Ann Arbor-based ForeSee Results has released its annual holiday survey showing that while many e-retailers had a holiday to celebrate, customer satisfaction with the top 40 online retailers overall has fallen since last year.

The sixth annual ForeSee Results E-Retail Satisfaction Index (U.S. Holiday Edition) slipped 1 percent to 78 on the study’s 100-point scale compared to the 2009 holiday season. However, that score is still significantly higher than previous years.

The overall decline can largely be attributed to declining scores for some computer and electronics retailers and mass merchants.

“In a recovering economy, a lot of us assume that declining satisfaction is a result of frustration with prices. Our research shows that is not always the case, and that it varies drastically from company to company,” said Larry Freed, president and CEO of ForeSee Results. “Retailers are slashing prices this time of year to attract customers, and not all of them need to be doing that.”

The report includes individual satisfaction scores with the 40 top e-retailers for the past six years, allowing for comparisons over time and between companies. Amazon, Netflix,,,, and are rated by customers as the most satisfying retail Web sites, each scoring 82 or higher. Altogether, a dozen retail sites had superior customer satisfaction scores of 80 or higher.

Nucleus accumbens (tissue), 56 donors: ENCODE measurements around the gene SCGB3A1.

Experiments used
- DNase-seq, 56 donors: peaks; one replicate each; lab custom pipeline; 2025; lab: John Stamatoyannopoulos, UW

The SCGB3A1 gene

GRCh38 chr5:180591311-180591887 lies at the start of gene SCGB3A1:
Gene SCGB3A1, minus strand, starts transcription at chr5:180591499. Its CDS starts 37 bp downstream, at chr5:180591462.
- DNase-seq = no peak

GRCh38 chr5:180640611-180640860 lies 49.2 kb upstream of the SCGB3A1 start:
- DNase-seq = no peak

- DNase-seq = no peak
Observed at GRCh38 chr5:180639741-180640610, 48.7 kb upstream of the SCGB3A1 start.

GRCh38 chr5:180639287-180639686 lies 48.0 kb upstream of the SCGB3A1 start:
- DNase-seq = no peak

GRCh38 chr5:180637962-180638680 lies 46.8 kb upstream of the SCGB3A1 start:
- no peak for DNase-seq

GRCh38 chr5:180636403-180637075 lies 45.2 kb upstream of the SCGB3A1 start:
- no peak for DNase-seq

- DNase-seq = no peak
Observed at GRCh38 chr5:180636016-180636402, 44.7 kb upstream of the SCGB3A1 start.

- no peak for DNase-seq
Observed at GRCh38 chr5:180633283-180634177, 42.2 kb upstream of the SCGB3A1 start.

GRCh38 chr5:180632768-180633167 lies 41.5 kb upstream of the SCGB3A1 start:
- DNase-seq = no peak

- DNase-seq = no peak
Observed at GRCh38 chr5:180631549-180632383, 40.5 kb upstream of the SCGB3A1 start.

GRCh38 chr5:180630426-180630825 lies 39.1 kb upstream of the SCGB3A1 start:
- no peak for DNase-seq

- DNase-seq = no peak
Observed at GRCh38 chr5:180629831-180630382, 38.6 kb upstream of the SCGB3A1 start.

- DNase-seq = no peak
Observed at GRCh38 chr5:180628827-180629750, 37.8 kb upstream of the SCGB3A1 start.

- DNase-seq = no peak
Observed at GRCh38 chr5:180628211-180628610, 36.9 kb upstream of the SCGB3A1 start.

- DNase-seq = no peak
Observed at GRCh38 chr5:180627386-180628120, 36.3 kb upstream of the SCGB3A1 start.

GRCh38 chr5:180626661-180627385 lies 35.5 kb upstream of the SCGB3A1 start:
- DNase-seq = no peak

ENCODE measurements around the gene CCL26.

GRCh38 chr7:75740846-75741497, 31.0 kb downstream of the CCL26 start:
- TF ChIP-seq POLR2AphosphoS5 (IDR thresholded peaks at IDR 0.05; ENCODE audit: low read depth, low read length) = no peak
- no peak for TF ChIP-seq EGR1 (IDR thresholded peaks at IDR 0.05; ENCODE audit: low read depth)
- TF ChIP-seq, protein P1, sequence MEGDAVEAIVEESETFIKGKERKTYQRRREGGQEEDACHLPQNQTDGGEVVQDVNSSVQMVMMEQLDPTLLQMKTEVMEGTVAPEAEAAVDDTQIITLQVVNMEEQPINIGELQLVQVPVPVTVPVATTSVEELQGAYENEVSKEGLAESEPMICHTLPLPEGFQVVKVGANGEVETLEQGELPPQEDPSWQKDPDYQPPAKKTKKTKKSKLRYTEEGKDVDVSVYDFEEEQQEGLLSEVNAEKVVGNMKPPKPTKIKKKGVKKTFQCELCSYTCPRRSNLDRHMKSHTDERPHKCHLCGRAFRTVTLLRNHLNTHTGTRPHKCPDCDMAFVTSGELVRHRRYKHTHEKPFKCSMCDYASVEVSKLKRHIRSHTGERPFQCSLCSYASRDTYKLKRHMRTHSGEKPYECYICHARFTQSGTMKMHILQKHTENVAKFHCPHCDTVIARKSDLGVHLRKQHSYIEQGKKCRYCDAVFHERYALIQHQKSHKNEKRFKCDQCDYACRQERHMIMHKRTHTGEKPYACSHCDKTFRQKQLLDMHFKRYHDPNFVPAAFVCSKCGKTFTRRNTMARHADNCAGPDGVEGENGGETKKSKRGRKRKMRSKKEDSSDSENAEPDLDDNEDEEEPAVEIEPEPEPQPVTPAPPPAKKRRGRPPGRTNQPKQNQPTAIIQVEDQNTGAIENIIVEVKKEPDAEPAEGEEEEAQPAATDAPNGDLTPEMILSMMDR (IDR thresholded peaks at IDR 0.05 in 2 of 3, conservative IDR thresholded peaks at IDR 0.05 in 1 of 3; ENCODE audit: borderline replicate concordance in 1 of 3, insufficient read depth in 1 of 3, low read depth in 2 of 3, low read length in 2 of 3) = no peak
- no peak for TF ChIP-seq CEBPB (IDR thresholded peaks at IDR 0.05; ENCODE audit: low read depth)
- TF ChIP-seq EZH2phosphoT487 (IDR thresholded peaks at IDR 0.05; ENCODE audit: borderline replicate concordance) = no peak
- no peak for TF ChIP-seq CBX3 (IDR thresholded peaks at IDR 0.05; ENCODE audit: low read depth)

The report found that customer satisfaction has a huge and quantifiable impact on the future success of a website. Highly-satisfied visitors to retail websites say they are 60 percent more committed to the brand overall, 61 percent more likely to purchase from the retailer online, 35 percent more likely to purchase from the retailer offline, and 64 percent more likely to recommend the retailer than are dissatisfied visitors. Nearly 20 years of research coming from both academia and the private sector indicates that increasing customer satisfaction is one of the most powerful things a retailer can do in any channel to increase sales, loyalty, and positive word-of-mouth recommendations.